Roofers are responsible for the installation, certification and repair of roofs. A knowledgeable roofer can help a homeowner identify the best materials for new construction.
Some roofers are journeymen who have completed a formal apprenticeship that is sponsored by the “United Union of Roofers, Waterproofers and Allied Workers”. Most roofers learn on the job. References are important and, because roofs differ in style and materials, it is important to learn whether or not a prospective roofer is experienced with your type of roof.
Skilled roofers are important to people with disabilities because roof defects are a common source of serious damage. Roof damage is the problem that is most frequently documented during home inspections for mortgages or insurance policies. Water damage as a result of roof leaks is a frequent basis for insurance claims by homeowners.
Roof inspections are particularly important for people with disabilities. Less than half of all roof defects are observable from street level. This means that an attentive homeowner who is standing on his/her lawn, or seated in a wheelchair, can never be certain that his/her roof is intact. It is a rare individual with physical disability who is going to go up a ladder to get a better look! People with physical disability are also vulnerable to more frequent injury as the result of interior damage to their homes. Water and debris can accumulate on floors.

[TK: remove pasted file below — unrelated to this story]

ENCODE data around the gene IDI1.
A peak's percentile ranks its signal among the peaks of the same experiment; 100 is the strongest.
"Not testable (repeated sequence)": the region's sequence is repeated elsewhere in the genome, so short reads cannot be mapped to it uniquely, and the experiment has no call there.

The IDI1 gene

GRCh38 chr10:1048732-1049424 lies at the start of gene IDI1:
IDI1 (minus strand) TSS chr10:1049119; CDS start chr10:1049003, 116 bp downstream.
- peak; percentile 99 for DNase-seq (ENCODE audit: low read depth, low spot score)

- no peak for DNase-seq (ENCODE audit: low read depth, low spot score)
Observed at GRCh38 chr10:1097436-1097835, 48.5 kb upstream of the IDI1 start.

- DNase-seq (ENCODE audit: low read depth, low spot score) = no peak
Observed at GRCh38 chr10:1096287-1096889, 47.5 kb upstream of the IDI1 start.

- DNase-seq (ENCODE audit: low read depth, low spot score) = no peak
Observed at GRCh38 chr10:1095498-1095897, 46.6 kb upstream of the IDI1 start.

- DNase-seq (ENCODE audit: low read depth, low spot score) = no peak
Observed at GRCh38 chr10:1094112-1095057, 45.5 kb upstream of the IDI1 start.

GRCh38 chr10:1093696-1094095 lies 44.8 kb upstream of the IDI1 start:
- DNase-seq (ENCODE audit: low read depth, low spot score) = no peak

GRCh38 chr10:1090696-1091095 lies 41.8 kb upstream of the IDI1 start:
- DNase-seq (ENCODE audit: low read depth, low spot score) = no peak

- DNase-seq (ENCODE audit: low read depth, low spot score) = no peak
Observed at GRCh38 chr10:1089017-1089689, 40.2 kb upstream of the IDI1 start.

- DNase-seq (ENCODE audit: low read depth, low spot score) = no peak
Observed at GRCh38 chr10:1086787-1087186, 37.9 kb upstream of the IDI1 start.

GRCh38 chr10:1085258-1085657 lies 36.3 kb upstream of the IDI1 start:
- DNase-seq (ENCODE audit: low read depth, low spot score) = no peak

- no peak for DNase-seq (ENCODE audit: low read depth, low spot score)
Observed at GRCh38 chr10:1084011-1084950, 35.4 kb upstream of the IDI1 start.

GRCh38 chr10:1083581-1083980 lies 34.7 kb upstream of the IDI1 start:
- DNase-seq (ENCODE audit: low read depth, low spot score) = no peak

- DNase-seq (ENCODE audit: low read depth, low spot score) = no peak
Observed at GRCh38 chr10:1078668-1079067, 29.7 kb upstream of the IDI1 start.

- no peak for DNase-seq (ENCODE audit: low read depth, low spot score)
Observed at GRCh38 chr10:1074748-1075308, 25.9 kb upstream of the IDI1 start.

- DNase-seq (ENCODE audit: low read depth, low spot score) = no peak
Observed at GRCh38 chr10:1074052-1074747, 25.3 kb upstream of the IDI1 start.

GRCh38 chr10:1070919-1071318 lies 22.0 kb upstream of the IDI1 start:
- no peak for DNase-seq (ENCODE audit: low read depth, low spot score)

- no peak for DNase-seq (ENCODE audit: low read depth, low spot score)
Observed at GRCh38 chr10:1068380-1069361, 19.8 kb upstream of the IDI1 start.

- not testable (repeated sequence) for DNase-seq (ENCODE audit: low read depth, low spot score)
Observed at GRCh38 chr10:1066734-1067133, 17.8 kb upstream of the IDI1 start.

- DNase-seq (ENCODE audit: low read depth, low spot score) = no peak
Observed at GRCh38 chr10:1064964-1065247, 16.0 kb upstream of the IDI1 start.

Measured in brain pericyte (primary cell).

The best time to hire a roofer is before a water stain confirms that you need one! A structurally secure roof is associated with your home’s economic security. Most importantly, an intact roof protects the physical welfare of family members, including people with disability. People with physical disability become more vulnerable to falls as the result of the interior debris and slippery puddles of water that can accompany roof damage.